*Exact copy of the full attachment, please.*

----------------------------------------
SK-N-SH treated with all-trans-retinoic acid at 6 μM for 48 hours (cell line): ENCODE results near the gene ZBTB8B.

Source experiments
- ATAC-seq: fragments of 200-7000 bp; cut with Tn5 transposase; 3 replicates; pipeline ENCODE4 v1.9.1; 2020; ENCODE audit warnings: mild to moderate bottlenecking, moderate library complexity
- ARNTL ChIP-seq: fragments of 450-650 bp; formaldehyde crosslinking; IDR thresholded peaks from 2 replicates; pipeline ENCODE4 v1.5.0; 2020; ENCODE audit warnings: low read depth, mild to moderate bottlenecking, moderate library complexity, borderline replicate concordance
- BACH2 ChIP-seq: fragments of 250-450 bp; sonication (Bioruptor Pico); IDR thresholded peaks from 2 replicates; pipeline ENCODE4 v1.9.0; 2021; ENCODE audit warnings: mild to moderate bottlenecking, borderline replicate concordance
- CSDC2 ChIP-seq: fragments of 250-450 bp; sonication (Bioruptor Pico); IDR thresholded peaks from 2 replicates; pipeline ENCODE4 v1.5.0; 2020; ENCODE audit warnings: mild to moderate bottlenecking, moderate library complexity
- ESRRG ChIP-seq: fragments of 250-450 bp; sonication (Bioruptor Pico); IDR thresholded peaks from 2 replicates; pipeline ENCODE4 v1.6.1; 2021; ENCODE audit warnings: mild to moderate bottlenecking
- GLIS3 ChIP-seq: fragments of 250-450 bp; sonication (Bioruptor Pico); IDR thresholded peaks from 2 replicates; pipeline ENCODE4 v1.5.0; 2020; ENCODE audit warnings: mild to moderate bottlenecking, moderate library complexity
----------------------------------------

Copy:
SK-N-SH treated with all-trans-retinoic acid at 6 μM for 48 hours (cell line): ENCODE results near the gene ZBTB8B.

Source experiments
- ATAC-seq: fragments of 200-7000 bp; cut with Tn5 transposase; 3 replicates; pipeline ENCODE4 v1.9.1; 2020; ENCODE audit warnings: mild to moderate bottlenecking, moderate library complexity
- ARNTL ChIP-seq: fragments of 450-650 bp; formaldehyde crosslinking; IDR thresholded peaks from 2 replicates; pipeline ENCODE4 v1.5.0; 2020; ENCODE audit warnings: low read depth, mild to moderate bottlenecking, moderate library complexity, borderline replicate concordance
- BACH2 ChIP-seq: fragments of 250-450 bp; sonication (Bioruptor Pico); IDR thresholded peaks from 2 replicates; pipeline ENCODE4 v1.9.0; 2021; ENCODE audit warnings: mild to moderate bottlenecking, borderline replicate concordance
- CSDC2 ChIP-seq: fragments of 250-450 bp; sonication (Bioruptor Pico); IDR thresholded peaks from 2 replicates; pipeline ENCODE4 v1.5.0; 2020; ENCODE audit warnings: mild to moderate bottlenecking, moderate library complexity
- ESRRG ChIP-seq: fragments of 250-450 bp; sonication (Bioruptor Pico); IDR thresholded peaks from 2 replicates; pipeline ENCODE4 v1.6.1; 2021; ENCODE audit warnings: mild to moderate bottlenecking
- GLIS3 ChIP-seq: fragments of 250-450 bp; sonication (Bioruptor Pico); IDR thresholded peaks from 2 replicates; pipeline ENCODE4 v1.5.0; 2020; ENCODE audit warnings: mild to moderate bottlenecking, moderate library complexity